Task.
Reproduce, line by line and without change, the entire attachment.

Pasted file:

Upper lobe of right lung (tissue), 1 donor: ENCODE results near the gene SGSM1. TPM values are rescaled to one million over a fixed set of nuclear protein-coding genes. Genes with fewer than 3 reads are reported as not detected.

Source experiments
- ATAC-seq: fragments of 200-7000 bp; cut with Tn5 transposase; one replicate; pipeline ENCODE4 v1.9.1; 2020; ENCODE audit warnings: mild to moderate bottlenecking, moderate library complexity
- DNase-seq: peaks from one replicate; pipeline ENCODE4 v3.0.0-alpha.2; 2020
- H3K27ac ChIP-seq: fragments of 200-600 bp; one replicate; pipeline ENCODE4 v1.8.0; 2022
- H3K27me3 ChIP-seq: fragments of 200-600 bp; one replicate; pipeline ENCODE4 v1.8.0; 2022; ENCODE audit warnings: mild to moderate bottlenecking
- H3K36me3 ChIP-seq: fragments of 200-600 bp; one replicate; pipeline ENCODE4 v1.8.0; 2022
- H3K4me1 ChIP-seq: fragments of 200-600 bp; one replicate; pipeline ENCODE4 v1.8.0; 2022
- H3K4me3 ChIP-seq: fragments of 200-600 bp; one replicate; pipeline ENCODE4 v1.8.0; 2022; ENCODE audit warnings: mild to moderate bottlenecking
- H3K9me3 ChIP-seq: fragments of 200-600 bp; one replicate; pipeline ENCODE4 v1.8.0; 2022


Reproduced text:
Upper lobe of right lung (tissue), 1 donor: ENCODE results near the gene SGSM1. TPM values are rescaled to one million over a fixed set of nuclear protein-coding genes. Genes with fewer than 3 reads are reported as not detected.

Source experiments
- ATAC-seq: fragments of 200-7000 bp; cut with Tn5 transposase; one replicate; pipeline ENCODE4 v1.9.1; 2020; ENCODE audit warnings: mild to moderate bottlenecking, moderate library complexity
- DNase-seq: peaks from one replicate; pipeline ENCODE4 v3.0.0-alpha.2; 2020
- H3K27ac ChIP-seq: fragments of 200-600 bp; one replicate; pipeline ENCODE4 v1.8.0; 2022
- H3K27me3 ChIP-seq: fragments of 200-600 bp; one replicate; pipeline ENCODE4 v1.8.0; 2022; ENCODE audit warnings: mild to moderate bottlenecking
- H3K36me3 ChIP-seq: fragments of 200-600 bp; one replicate; pipeline ENCODE4 v1.8.0; 2022
- H3K4me1 ChIP-seq: fragments of 200-600 bp; one replicate; pipeline ENCODE4 v1.8.0; 2022
- H3K4me3 ChIP-seq: fragments of 200-600 bp; one replicate; pipeline ENCODE4 v1.8.0; 2022; ENCODE audit warnings: mild to moderate bottlenecking
- H3K9me3 ChIP-seq: fragments of 200-600 bp; one replicate; pipeline ENCODE4 v1.8.0; 2022